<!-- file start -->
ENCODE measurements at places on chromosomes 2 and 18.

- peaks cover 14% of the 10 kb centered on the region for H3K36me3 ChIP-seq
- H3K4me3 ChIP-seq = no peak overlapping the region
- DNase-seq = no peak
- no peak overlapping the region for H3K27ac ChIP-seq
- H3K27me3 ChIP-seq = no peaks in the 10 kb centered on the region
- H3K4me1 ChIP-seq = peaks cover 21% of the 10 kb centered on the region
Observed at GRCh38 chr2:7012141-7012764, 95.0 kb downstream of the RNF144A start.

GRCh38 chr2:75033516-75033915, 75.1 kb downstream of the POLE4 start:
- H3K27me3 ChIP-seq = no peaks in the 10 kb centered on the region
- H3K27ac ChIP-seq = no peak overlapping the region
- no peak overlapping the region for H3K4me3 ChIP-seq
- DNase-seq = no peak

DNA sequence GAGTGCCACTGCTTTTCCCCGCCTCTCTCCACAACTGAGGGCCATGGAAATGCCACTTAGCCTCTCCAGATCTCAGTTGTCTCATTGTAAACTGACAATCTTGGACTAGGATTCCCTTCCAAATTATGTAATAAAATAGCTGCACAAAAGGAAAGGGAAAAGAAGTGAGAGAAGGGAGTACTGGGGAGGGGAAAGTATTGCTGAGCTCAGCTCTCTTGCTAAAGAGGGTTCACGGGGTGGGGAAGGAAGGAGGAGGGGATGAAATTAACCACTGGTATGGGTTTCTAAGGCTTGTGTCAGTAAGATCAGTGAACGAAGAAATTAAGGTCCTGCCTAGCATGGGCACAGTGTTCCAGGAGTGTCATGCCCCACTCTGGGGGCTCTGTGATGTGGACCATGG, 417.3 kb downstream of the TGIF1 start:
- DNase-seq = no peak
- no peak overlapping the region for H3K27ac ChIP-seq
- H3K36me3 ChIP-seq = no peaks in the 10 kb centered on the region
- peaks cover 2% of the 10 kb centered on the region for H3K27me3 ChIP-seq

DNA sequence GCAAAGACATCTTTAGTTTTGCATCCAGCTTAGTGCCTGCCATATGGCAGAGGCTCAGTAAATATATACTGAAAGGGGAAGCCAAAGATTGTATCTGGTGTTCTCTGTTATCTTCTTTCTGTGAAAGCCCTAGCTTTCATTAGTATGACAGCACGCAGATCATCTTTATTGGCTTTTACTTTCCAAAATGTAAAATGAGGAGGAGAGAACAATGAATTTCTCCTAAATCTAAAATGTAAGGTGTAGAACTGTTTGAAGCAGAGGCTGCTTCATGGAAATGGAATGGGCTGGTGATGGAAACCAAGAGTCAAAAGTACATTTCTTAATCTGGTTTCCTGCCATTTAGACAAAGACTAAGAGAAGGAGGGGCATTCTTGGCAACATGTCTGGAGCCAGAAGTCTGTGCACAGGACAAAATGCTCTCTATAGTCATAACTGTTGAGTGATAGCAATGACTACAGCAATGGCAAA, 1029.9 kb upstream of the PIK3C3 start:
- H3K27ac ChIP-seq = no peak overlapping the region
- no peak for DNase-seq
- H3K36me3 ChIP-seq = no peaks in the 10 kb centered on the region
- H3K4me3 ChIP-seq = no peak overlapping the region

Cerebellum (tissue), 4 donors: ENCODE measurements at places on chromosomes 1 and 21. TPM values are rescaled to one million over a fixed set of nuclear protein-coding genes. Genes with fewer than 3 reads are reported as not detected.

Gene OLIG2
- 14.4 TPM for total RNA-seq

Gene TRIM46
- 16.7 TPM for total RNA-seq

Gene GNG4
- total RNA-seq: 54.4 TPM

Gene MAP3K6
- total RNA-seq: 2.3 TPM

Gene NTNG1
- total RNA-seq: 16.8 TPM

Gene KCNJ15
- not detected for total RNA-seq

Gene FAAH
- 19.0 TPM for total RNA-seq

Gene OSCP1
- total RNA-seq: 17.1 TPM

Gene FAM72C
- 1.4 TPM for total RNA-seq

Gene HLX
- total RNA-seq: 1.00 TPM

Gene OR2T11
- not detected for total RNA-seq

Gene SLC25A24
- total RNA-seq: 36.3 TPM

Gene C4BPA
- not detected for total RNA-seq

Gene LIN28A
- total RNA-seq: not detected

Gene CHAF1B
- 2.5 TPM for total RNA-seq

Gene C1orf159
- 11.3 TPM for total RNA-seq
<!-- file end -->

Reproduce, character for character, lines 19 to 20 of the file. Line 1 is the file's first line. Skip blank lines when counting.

DNA sequence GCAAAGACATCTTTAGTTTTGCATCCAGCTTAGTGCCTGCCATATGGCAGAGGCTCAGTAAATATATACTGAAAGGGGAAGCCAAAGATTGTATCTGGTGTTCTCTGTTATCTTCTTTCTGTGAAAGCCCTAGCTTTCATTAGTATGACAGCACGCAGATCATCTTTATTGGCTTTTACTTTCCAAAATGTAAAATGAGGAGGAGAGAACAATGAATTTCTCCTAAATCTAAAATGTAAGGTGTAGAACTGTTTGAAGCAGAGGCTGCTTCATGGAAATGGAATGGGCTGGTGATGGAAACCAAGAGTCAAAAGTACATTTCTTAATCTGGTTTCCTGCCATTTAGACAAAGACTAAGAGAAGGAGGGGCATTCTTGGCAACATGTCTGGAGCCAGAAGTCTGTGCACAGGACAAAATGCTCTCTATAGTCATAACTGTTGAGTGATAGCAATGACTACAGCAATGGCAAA, 1029.9 kb upstream of the PIK3C3 start:
- H3K27ac ChIP-seq = no peak overlapping the region